At 6 December 2013 at 17:39, Anonymous Salman Rashid said...

Mansoor, Thank you very much. I really have to think hard to dredge these items from distant memory. But who knows: a book. When we reached PMA in Oct 1971, Maj Shabir Sharif had left about a year earlier.

At 6 December 2013 at 17:58, Anonymous Anonymous said...

Army is a life style and a grand one. I loved it while I was in uniform. Only if I could be young once again, I would join.

GC # 13488

At 27 December 2013 at 03:41, Blogger Asim Hafeezullah said...

Highly amusing, Salman sb. Very grateful for your writings.

At 27 December 2013 at 03:42, Blogger Asim Hafeezullah said...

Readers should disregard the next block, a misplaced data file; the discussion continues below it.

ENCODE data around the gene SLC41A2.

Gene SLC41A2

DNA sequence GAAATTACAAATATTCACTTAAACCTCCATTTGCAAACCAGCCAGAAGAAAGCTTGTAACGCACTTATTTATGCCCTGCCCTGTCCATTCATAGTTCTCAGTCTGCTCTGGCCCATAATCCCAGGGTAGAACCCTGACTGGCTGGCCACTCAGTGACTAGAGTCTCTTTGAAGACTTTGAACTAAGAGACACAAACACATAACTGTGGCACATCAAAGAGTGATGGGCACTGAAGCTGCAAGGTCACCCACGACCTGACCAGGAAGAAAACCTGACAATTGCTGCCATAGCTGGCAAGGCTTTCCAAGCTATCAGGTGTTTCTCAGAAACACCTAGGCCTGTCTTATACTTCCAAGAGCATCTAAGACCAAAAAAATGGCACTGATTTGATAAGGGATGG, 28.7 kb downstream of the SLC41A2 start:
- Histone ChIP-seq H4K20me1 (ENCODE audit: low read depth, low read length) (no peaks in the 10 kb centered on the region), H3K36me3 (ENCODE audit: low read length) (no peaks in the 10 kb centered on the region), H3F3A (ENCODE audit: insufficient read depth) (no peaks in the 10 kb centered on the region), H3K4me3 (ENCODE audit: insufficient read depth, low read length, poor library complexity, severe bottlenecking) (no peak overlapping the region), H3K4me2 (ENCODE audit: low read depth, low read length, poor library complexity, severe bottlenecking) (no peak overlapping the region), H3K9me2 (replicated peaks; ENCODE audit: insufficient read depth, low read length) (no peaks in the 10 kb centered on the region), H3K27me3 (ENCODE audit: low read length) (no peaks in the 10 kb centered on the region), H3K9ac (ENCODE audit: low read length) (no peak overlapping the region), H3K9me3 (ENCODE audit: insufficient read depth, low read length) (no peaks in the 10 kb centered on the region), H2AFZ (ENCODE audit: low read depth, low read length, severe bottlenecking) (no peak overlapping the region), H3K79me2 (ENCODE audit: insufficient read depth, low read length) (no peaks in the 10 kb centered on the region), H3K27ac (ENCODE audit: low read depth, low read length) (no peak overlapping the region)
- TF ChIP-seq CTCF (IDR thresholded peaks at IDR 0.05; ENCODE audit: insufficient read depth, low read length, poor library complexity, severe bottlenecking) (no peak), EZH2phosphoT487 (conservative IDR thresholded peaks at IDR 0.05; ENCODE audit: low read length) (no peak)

Highly amusing Salman sb.

Very grateful for your writings.

At 24 March 2014 at 11:58, Anonymous Muhammad Athae said...

Good narration of the paper punishments awarded in PMA


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Deosai: Land of the Gaint - New

The Apricot Road to Yarkand

Jhelum: City of the Vitasta

Sea Monsters and the Sun God: Travels in Pakistan

Salt Range and Potohar Plateau

Prisoner on a Bus: Travel Through Pakistan

Between Two Burrs on the Map: Travels in Northern Pakistan

Gujranwala: The Glory That Was

Riders on the Wind